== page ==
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Chemotherapeutic

Natural Products
In
Cancer Treatments

Dr. Harshika Patel
Pharmacology and therapeutics II
Date:17/05/2018
Time :2-4 pm
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Antibiotics

 Cellcycle non specific drugs
 Derived from streptomyces species

 MOA:
 Intercalation in the DNA between adjoining
nucleotide pairs  blocks DNA & RNA synthesis
 Generation of oxygen radicals which mediate
single strand scission of DNA
 Action on Topoisomerase II
Actinomycin D/ Dactinomycin:
 First antibiotic for tumor
chemotherapy
Uses:
• in combination with surgery
• soft-tissue sarcomas
• Wilms tumor
• gestational choriocarcinoma

Adverse effects
• bone marrow supression
• Irritant like meclorethamine
• sensitizes to radiation
• inflammation at sites of prior
radiation therapy may occur
• Gastrointestinal adverse effects
Doxorubicin and Daunorubicin
 Doxorubicin
is the hydroxylated analog of
daunorubicin, idarabicin (4-demethoxy analog of
daunorubicin)

Uses :
 Daunorubicin : combination with other agents for
treatment of sarcomas, carcinomas (breast and
lung, ALL, lymphomas
 Daunorubicin and Idarubicin :acute leukemias
MOA
 Have three major actitivies
and affects the S & G2
phase of cell cycle:
1. Intercalation in the DNA
2. Binding to cell membranes
3. Generation of oxygen
radicals
 i.v. infusion only

 Metabolised in liver

 Excreted mainly via hepatic route
(dose modification necessary in
hepatic function failure pt)
 Some of drug eliminated via urine(do
not required dose adjustment in renal
imparement pt*)

AE:
• Irreversible, dose-dependent
cardiotoxicity (liposomal-
encapsulated doxorubicin)
• bone marrow
suppression, stomatitis, and GIt
disturbances
• alopecia
Mitoxantrone
 Analog of doxorubicin
 Lower cardiotoxicity
 Uses: Acute leukemia, CML, Non hodgkins

Mitomycin C
 Highly toxic used only in resistant cancers of
stomach, colon, rectum
 Transformed to form which acts like alkylating agent

Mithramycin
 Reduces blood calcium levels by inhibiting
osteoclasts
 Used in T/t of hypercalcemia with bone metastasis
Bleomycin
 mixture of different
copper-chelating oxidation
glycopeptides
 cell-cycle specific
 causes cells to Liberated
electron form
accumulate in the G2
phase
MOA:

phosphodiester bonds of DNA
1. strand breakage
2. chromosomal abnormalities
Uses :
 Epidermoid cancers of Resistance :
skin,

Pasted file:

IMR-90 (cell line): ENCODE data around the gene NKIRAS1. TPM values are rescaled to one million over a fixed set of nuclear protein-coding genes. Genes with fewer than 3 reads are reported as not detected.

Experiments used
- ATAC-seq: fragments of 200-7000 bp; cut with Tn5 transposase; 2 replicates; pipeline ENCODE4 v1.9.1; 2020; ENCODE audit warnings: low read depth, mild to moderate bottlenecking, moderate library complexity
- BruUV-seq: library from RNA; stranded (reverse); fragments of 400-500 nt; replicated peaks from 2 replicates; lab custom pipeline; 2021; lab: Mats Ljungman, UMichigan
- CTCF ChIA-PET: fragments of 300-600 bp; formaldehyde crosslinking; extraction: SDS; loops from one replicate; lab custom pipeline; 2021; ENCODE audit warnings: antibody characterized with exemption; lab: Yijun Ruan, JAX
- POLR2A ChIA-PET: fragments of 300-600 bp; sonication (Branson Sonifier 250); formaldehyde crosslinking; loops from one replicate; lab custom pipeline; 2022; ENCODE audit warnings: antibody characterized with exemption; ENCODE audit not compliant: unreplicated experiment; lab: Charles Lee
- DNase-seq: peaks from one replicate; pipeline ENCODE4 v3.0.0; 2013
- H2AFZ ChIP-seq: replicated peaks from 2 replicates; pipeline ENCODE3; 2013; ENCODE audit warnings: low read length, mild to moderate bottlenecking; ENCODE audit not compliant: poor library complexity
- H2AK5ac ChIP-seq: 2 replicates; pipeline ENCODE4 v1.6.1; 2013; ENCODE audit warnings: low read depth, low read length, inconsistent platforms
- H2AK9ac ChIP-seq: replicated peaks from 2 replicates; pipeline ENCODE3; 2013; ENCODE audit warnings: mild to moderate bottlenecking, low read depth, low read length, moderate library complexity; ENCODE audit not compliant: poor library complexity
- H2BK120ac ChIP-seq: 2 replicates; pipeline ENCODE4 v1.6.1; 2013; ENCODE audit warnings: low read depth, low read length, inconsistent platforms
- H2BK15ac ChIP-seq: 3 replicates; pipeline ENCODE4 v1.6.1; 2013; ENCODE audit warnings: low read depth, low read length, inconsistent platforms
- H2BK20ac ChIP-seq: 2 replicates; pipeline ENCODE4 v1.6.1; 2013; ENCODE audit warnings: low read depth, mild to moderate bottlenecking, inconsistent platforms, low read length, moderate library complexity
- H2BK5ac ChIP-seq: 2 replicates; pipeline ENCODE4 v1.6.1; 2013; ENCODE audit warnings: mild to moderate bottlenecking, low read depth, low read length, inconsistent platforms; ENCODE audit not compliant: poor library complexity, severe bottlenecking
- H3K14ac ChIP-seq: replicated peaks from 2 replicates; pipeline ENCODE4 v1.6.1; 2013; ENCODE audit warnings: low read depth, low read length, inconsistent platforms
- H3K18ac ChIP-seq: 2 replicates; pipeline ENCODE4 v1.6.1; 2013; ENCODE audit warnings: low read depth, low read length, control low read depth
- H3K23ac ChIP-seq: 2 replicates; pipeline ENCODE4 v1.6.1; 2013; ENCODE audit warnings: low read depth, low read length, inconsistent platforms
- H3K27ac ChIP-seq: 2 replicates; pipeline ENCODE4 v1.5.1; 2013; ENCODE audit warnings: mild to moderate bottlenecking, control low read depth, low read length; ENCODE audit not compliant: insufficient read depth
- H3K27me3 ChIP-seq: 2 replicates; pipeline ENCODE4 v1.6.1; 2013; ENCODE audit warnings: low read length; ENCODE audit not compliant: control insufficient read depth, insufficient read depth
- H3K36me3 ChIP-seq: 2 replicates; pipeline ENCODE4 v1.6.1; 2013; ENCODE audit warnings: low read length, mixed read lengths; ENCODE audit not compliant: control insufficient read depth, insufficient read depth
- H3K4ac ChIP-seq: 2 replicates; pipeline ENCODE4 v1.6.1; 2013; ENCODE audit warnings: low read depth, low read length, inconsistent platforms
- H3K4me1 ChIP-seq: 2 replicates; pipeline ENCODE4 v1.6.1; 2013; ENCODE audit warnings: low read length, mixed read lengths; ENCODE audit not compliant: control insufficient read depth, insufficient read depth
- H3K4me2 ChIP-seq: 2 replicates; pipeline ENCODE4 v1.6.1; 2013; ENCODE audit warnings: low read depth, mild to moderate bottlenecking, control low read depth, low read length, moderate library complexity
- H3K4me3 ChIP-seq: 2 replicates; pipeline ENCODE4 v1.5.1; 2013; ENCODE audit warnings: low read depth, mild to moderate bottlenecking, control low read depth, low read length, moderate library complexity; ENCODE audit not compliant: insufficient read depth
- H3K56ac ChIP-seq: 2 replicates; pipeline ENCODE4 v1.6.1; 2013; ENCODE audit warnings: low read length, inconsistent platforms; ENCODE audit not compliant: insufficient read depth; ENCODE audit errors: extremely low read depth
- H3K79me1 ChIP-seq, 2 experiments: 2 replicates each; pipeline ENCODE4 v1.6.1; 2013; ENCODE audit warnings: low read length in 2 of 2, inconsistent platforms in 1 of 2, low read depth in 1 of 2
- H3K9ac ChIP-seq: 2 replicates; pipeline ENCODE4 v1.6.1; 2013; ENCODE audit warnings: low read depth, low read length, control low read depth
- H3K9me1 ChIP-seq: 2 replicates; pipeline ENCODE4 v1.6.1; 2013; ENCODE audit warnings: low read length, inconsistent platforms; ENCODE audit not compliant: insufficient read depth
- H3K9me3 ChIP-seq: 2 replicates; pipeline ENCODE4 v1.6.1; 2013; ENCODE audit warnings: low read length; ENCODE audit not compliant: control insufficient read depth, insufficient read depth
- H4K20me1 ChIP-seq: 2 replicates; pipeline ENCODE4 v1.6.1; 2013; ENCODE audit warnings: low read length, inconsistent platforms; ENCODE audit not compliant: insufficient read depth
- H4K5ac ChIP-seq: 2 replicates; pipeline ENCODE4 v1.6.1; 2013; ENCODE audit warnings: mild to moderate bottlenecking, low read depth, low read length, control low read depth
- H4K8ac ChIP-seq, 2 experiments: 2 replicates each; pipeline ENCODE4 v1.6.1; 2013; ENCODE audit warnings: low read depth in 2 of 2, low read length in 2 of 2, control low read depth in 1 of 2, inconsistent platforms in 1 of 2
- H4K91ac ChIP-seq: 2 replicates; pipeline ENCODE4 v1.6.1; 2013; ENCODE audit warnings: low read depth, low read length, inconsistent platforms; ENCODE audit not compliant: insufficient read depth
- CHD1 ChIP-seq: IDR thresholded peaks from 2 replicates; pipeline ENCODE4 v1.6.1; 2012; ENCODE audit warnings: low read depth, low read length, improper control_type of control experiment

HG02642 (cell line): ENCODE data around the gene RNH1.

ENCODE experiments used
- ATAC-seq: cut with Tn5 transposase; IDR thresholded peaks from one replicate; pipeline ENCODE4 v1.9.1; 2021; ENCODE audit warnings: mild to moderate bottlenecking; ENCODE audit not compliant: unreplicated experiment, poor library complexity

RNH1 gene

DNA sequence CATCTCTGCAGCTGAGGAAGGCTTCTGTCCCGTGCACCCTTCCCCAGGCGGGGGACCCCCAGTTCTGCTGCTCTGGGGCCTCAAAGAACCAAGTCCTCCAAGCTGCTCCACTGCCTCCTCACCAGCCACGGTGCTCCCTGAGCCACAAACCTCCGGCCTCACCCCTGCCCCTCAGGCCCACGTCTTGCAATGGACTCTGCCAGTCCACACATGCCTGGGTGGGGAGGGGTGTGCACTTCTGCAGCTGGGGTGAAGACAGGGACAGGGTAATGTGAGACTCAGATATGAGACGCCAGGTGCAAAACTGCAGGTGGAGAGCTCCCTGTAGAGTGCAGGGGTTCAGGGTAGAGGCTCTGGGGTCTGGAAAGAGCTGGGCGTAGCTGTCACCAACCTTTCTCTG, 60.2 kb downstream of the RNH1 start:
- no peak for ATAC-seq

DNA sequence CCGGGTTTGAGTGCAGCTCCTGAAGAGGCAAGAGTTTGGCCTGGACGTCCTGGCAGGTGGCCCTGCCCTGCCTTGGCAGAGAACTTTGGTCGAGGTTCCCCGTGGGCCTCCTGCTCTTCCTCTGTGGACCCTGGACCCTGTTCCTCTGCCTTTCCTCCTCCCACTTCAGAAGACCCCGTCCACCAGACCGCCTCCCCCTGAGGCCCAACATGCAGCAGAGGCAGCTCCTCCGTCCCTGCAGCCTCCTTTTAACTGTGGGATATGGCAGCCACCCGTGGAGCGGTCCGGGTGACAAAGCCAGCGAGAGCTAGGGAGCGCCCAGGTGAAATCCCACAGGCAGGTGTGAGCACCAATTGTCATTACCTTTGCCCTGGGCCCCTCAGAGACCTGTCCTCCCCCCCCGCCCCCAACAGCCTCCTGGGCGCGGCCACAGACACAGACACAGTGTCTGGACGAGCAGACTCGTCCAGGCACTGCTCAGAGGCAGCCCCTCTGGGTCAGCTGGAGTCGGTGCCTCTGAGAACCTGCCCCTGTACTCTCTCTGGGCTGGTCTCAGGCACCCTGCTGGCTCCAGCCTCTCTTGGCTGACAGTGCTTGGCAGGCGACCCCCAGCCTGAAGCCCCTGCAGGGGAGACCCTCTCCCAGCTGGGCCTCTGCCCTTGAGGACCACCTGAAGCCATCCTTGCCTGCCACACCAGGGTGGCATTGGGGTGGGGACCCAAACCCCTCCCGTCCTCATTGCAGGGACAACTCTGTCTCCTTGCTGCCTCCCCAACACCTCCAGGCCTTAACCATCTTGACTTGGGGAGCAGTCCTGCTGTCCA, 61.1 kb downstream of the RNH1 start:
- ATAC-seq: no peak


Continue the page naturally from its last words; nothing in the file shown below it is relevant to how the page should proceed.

1. increased levels of
 oral cavity • bleomycin hydrolase/
 genitourinary tract, deamidase
esophagus • glutathione-S-transferase
increased efflux of the drug
 Testicular tumors 2. DNA repair
 Hodgkins lymphoma
PK:
• Administered via various
Adverse effects: route: IV, IM, SC, Intracavitary
 Pneumonitis • Inactivate enz present in liver
& spleen,
 Fatal pulmonary • but low in lung and absent in
fibrosis skin (responsible for toxicities)
 Hyper pigmentation • Excretion thr’ kidney (dose
adjustment necessary in renal
 spares bone marrow impairment pt.)
Microtubule Inhibitors

Vinka alkloids
Taxanes
Vinka alkloids
 Obtained from periwinkle plant ( Vinca Rosea)
 Vincristine, vinblastine, vindesine, vinorelbine
Uses
Structurally # therapeutics indications

VX: acute lymphoblastic leukemia in children, Wilms‘ tumor,
Ewing's soft-tissue sarcoma, Hodgkin's & non-Hodgkin's
lymphomas, rapidly proliferating neoplasms
 Prescribed in several Regimen :
POMP(leukemia), MOPP (Hodgkin's lymphoma)

VBL:
 bleomycin and cisplatin  metastatic testicular carcinoma
 systemic Hodgkin's and non-Hodgkin's lymphomas

VRB:
 advanced non small cell lung cancer (alone/ with cisplatin)
Taxanes
 Paclitaxel & docetaxel
 Plant product obtained from bark of:
Pacific Yew ( Taxus Brevifolia) & European Yew
(Taxus Buccata)
Paclitaxel
 Administered IV PK:
 Use: advanced breast & ovarian • Well distributed
cancer also lungs, esophagus, • Metabolised by
prostrate cancer Liver enz
 Adverse effects: Anaphylactoid CYP450
reaction because of solvent • So biliary excreted
cremaphor
thr feces
 Myalgia, myelosupression,
peripheral neuropathy
• Doses should be
reduced in hepatic
Docetaxel
dysfunction
 I.V.
 Used in refractory breast & ovarian
cancer
 Major toxicity neutropenia may
cause aarrhythmias, hypotension
Enzyme (L- Asparginas )
 Isolated from E.coli A/E:
 Use: childhood ALL • Hepatic damage
(combine with VX / • Hypersensitivity (bcz it is
prednisone), high foreign protein),
grade lymphomas hemorrhage
• Hyperglycemia,
 Dose : 6000 to headache,
10000U/kg IV daily hallucinations, confusion,
for 3-4 weeks coma

 PK:
• IM/IV
• Destroyed by gastric
enzymes
MOA
Epipodophyllotoxins
 Etoposide& tenoposide
 Semisynthetic derivatives of podophyllotoxins
podophyllum peltatum (plant glycoside)
Etoposide:
 Act in late S & G2 phase
 Inhibit topoisomerase II which
results in breakage of DNA
strands & cell death

Resistance :
 by presence of the multidrug-
resistant P-glycoprotein or by
mutation of the enzyme

 Uses: – Testicular tumors (with
bleomycin and cisplatin) ,
squamous cell cancer of lungs
 second-line drug in ALL
(teniposide)
PK:
 IV/ orally, teniposide only IV
 highly bound to plasma proteins
 distribute thr’ the body
 Poorly penetrate CSF (teniposide has some activity
against gliomas and neuroblastomas)
 Metabolised by liver enzyme  then converted to
glucuronide and sulfate conjugates excreted in
urine
AE: dose limiting myelosupression (may cause
leukemias)
 alopecia, anaphylactic reactions, nausea, and
vomiting
Camptothecin analogs
 Derived from camptotheca accuminata
 Inhibit Topoisomerase I: No resealing of DNA after
strand has untwisted
Topotecan: –
 Used in metastatic ovarian cancer
 Major toxicity is bone marrow depression

Irinotecan: (more potent)
 SN38 Metabolites-- > have more potency then
irinotecan
 Used in metastatic cancer of colon/rectum
 Toxicity: diarrhoea, neutropenia,
thrombocytopenia, cholinergic side effects
Targeted Therapy
1. Protein kinase inhibitors
2. Epidermal growth factor receptor inhibitors
3. HER 2 / neu inhibitors
4. Inhibitors of angiogenesis
5. Proteasome inhibitors
6. MTOR inhibitors
7. Biological response modifiers:
8. Colony stimulating factors
 To block the fundamental mutations that cause
specific cancers:
1. aberrant growth factor receptors
2. dysregulated intracellular signaling pathways
3. defective DNA repair and apoptosis
4. tumor angiogenesis

 mainly treated by
1. monoclonal antibodies that attack cell surface
receptors and antigens
2. synthetic small molecules that enter cells and
engage critical enzymes
Protein kinase inhibitors
 Inhibitor of BCR-ABL kinase:
Imatinib, Dasatinib & Nilotinib
 treatment of chronic myelogenous leukemia